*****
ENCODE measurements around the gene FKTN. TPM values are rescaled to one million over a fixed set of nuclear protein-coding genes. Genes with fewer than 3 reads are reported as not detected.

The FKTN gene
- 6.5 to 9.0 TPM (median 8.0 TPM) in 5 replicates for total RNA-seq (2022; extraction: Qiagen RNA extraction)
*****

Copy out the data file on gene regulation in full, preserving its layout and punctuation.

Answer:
ENCODE measurements around the gene FKTN. TPM values are rescaled to one million over a fixed set of nuclear protein-coding genes. Genes with fewer than 3 reads are reported as not detected.

The FKTN gene
- 6.5 to 9.0 TPM (median 8.0 TPM) in 5 replicates for total RNA-seq (2022; extraction: Qiagen RNA extraction)